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Will TheirTube work?

An Internet venture by mainstream Hollywood firms at least uses the market to challenge upstart YouTube.

March 23, 2007

YOUTUBE, THE 21ST CENTURY'S leading online video site, built a huge audience by putting its users in command. Now NBC Universal and News Corp. are trying to lure YouTube's audience away by following a more 20th century Hollywood axiom: Content is king.

Entertainment giants NBC Universal and News Corp. this week announced a new joint venture that will create both a video-rich website and a distribution network, with initial outlets including AOL, Yahoo, Microsoft's MSN and News Corp.'s MySpace. The videos distributed on the network will include clips as well as full-length movies and TV shows, such as "Saturday Night Live" skits and episodes of "The Simpsons." Except for new movies, which will be sold on the website, the videos are expected to be available free, with embedded advertisements.

Though this marks the most direct big-media response yet to YouTube, the venture is hardly a frontal assault on the video upstart. Instead, it's a fundamentally different approach, one that cedes less control to consumers. YouTube does more than provide a forum for amateur and semi-professional video; it lets users act as the site's curators, gathering and posting (and sometimes remixing) an array of clips they didn't actually generate. They have turned the site into a digital memory bank for broadcast television -- a Web-based VCR.

The new effort, by contrast, makes viewers more passive, accepting what the networks and studios have churned out. Users will be able to put the videos on their MySpace pages and other websites, potentially generating more advertising revenue. And they'll be able to edit and mix at least some of the clips with their own material. But the real point is to help Hollywood rein in unauthorized use of its copyrighted content on user-generated sites.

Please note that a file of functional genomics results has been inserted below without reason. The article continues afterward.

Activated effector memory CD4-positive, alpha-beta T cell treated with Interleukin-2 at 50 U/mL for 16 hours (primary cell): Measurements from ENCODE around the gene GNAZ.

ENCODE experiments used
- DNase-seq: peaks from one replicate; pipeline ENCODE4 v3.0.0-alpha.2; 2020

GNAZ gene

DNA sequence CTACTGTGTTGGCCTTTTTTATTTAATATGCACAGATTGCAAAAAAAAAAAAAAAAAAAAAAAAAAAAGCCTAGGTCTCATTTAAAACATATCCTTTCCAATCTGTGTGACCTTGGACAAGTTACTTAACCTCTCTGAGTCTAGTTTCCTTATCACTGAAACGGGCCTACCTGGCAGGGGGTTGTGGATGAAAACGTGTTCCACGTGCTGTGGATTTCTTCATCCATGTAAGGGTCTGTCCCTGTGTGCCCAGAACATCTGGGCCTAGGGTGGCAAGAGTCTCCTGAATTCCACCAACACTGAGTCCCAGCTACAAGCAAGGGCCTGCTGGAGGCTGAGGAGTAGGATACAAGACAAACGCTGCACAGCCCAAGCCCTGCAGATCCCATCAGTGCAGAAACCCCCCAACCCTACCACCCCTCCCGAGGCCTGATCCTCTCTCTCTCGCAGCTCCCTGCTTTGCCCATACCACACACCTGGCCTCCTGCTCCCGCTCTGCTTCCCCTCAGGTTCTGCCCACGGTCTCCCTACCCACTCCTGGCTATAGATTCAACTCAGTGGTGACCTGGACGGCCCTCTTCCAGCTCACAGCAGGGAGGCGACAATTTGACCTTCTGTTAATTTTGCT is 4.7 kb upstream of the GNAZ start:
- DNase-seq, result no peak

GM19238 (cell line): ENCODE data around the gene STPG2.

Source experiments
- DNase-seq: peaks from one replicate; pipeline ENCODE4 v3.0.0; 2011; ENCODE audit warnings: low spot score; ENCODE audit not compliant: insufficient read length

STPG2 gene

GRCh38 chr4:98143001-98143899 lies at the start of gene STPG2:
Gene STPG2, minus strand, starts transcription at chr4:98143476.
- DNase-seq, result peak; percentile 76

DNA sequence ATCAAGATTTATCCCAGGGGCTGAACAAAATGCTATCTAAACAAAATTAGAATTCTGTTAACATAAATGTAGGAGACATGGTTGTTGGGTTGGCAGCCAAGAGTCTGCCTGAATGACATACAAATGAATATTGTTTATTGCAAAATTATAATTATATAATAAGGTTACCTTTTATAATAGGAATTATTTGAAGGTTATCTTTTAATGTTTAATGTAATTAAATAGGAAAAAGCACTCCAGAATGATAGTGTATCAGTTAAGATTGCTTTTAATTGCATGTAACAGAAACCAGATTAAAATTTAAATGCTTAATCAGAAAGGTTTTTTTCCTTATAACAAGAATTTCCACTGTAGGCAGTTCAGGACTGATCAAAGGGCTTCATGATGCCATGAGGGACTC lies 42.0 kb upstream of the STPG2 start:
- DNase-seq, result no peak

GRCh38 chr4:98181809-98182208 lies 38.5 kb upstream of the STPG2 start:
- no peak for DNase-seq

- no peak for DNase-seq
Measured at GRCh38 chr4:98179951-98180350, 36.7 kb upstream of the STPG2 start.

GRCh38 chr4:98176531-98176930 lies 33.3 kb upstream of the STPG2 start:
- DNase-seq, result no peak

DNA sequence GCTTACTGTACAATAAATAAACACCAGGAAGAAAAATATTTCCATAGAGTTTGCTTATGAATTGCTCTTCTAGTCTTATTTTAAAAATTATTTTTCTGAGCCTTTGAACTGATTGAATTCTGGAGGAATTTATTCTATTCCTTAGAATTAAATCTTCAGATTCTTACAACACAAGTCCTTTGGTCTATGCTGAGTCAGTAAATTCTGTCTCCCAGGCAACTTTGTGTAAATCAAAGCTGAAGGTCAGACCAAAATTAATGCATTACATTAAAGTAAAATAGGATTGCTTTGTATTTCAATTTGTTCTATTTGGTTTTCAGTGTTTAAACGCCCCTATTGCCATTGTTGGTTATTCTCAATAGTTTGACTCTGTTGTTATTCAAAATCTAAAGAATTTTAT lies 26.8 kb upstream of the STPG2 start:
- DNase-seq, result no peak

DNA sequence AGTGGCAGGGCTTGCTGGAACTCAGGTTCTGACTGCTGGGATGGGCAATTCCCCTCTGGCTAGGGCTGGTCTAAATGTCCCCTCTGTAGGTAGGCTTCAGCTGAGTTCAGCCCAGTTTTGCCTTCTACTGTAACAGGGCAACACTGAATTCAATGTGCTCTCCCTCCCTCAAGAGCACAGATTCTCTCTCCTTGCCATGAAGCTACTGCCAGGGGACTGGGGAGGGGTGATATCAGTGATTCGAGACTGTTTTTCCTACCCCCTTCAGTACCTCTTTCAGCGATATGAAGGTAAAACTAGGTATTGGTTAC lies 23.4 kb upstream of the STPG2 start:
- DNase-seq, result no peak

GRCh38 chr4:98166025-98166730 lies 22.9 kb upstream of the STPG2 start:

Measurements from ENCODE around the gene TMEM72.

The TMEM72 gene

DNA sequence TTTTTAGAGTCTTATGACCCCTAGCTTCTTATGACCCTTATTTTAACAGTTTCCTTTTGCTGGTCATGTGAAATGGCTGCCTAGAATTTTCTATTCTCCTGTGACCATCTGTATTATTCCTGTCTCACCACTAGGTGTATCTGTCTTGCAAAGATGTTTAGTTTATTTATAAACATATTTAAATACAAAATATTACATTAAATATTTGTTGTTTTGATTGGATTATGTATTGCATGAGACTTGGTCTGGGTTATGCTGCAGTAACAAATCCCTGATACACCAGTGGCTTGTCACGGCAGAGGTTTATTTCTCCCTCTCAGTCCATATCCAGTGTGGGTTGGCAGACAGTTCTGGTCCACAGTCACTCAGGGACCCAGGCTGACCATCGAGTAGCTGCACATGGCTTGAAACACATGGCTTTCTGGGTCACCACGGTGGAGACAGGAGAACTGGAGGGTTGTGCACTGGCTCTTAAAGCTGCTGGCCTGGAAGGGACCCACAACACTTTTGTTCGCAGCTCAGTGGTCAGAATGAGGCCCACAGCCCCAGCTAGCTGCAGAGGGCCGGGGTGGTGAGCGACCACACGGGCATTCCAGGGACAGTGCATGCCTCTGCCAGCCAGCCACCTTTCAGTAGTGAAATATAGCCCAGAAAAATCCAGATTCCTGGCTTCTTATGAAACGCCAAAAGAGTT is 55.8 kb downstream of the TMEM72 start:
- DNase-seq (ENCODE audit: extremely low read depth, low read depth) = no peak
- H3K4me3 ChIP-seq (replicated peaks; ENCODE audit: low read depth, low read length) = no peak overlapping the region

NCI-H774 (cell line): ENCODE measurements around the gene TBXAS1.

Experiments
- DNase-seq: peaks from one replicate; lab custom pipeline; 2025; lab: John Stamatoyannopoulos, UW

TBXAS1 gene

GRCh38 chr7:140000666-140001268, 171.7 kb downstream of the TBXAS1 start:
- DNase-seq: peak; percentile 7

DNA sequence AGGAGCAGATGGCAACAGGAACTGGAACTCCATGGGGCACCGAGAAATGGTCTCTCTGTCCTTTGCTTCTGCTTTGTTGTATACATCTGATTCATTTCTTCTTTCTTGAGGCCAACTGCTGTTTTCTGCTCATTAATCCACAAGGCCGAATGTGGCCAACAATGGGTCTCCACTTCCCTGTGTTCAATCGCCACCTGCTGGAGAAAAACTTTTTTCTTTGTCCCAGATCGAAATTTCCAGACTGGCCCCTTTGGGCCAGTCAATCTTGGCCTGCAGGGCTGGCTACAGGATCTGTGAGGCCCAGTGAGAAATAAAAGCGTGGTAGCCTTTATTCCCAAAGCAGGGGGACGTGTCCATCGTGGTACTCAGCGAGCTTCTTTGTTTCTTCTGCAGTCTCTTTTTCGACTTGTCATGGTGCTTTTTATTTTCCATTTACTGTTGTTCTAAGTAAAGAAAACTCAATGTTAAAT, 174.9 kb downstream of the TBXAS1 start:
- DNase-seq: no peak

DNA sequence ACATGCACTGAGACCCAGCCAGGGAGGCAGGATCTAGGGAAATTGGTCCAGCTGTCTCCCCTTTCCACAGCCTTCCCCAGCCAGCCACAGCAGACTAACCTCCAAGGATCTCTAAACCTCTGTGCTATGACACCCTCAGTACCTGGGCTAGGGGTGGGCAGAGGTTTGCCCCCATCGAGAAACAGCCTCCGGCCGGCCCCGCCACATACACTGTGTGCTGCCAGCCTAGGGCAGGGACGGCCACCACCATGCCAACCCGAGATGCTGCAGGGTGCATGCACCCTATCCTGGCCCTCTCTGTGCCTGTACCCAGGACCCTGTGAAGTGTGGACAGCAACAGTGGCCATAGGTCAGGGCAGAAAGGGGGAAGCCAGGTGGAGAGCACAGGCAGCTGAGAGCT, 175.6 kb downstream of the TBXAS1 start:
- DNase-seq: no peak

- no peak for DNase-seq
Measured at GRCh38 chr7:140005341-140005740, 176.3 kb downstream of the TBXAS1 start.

The venture's distribution partners are required to block bootlegged versions of the videos from appearing on their sites, using filtering technology. This could increase the pressure on YouTube to use filters too.

Of course, that strategy will break down if users don't like the terms that Hollywood tries to impose. There's no way to filter the entire Web, and Internet users have proved remarkably adept at finding what they want wherever it's available. Still, it's a welcome change to see at least some of the studios respond to YouTube in the marketplace rather than merely trying to bottle up their content through the courts.

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